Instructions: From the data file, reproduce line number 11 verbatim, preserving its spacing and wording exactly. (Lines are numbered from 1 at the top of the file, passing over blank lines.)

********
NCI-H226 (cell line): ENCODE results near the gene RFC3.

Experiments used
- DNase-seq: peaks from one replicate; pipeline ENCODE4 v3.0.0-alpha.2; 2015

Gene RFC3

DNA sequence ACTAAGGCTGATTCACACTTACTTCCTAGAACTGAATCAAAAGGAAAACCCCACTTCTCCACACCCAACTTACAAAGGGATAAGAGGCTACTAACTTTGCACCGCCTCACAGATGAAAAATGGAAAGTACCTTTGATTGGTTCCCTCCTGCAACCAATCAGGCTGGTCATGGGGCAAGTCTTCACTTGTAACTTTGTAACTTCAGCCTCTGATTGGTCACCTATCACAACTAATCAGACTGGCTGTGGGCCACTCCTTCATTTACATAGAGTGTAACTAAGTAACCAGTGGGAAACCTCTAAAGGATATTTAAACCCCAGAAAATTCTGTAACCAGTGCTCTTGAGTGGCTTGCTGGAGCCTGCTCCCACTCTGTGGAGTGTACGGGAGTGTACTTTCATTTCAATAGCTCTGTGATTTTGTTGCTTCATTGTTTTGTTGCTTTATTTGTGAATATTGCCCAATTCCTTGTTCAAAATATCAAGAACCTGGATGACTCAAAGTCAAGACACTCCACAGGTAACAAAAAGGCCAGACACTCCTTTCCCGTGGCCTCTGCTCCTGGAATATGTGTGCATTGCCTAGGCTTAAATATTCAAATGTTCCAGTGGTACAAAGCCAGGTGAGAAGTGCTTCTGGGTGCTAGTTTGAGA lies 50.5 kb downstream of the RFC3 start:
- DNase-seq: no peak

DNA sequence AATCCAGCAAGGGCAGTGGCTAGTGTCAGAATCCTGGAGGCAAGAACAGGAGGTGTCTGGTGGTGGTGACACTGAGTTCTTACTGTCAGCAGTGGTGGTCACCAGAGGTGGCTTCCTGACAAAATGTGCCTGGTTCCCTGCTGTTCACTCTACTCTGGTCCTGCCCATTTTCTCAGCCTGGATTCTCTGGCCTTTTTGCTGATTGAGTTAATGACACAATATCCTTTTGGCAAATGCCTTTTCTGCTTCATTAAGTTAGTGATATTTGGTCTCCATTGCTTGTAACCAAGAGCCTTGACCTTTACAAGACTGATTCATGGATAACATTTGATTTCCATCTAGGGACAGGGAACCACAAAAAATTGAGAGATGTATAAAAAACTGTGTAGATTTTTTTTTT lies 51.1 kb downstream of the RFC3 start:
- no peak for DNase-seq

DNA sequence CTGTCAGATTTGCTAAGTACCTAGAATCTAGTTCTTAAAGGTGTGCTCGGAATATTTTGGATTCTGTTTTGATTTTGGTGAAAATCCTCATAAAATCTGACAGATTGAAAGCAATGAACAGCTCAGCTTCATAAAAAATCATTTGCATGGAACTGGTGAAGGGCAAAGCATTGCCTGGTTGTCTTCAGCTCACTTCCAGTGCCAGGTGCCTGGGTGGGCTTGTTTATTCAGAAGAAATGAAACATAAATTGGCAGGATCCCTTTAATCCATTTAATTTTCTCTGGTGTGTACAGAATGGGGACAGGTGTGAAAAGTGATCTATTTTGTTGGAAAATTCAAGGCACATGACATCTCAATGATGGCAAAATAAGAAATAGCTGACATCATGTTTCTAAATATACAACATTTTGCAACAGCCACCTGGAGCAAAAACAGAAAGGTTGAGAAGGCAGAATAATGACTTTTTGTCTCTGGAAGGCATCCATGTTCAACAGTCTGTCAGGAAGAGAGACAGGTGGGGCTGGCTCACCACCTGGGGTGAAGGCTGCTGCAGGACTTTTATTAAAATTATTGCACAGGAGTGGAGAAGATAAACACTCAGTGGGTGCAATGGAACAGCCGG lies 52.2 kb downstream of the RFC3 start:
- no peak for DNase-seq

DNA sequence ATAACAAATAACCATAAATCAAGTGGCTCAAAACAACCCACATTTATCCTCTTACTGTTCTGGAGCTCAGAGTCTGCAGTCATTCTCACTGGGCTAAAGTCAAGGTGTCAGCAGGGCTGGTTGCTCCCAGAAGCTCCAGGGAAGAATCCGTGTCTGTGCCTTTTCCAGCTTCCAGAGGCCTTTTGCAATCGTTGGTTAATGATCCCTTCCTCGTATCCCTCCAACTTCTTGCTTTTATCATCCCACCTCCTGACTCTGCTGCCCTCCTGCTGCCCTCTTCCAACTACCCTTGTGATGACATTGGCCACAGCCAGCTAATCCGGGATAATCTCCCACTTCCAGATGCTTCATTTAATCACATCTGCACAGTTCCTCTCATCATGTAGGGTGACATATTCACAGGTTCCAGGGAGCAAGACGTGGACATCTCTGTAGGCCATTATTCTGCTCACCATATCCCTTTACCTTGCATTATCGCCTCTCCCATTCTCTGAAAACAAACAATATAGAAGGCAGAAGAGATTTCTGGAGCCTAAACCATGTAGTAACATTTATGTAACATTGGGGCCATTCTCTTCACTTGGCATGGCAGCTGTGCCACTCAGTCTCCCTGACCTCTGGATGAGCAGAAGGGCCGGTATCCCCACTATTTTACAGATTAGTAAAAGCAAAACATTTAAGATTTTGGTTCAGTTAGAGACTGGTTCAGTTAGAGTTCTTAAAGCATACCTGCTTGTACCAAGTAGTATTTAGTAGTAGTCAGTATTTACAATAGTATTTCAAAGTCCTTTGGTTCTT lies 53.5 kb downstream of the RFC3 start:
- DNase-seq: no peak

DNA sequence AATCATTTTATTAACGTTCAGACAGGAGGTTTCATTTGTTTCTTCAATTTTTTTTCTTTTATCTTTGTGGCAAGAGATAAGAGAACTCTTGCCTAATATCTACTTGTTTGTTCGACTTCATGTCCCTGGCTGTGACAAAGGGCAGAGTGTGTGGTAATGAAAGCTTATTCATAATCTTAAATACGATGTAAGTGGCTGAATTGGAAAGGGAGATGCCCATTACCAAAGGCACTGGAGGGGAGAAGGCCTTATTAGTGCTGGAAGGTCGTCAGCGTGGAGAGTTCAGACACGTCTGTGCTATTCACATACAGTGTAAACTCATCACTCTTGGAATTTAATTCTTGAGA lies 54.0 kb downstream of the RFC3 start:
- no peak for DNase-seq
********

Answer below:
DNA sequence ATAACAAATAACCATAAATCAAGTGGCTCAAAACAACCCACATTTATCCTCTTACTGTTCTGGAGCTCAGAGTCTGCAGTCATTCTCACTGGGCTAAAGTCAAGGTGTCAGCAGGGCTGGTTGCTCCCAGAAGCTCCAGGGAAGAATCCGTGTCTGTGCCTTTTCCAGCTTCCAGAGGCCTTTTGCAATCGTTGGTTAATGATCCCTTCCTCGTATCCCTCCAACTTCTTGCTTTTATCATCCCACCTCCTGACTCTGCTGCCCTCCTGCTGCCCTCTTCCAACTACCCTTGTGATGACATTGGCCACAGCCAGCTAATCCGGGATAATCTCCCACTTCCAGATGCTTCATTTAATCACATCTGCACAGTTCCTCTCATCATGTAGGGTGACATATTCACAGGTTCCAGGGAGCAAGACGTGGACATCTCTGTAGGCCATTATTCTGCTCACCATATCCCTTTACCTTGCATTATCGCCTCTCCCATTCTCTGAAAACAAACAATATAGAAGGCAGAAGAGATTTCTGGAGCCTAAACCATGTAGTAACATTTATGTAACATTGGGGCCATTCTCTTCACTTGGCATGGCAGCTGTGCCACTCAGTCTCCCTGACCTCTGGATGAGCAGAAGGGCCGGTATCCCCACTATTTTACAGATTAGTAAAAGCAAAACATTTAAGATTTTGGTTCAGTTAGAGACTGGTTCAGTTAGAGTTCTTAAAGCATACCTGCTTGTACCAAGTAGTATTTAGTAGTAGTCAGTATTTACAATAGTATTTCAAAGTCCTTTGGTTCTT lies 53.5 kb downstream of the RFC3 start: